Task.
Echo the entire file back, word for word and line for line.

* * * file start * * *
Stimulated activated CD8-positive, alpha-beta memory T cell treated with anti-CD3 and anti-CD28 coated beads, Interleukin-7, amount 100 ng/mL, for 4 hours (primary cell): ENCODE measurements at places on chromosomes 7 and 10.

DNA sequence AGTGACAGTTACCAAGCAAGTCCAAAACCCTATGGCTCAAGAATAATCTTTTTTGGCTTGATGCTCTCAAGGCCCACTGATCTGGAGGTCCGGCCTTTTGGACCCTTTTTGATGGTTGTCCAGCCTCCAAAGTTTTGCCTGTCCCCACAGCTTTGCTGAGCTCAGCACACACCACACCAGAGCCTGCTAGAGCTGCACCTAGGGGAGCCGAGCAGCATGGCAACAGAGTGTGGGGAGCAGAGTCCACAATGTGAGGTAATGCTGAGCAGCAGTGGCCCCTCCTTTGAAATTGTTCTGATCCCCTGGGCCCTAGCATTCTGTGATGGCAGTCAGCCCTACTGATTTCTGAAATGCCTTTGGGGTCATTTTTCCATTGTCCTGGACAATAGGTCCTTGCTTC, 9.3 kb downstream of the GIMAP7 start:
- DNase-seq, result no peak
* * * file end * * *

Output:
Stimulated activated CD8-positive, alpha-beta memory T cell treated with anti-CD3 and anti-CD28 coated beads, Interleukin-7, amount 100 ng/mL, for 4 hours (primary cell): ENCODE measurements at places on chromosomes 7 and 10.

DNA sequence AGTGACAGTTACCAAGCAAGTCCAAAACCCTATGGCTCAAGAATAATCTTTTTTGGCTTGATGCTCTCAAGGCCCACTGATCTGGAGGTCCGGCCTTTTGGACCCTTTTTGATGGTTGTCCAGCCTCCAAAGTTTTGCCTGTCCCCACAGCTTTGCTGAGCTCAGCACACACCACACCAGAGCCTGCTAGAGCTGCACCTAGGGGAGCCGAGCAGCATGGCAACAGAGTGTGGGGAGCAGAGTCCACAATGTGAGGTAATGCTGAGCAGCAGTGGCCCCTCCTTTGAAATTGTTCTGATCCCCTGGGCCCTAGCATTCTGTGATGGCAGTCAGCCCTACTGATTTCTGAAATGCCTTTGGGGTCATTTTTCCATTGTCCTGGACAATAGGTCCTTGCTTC, 9.3 kb downstream of the GIMAP7 start:
- DNase-seq, result no peak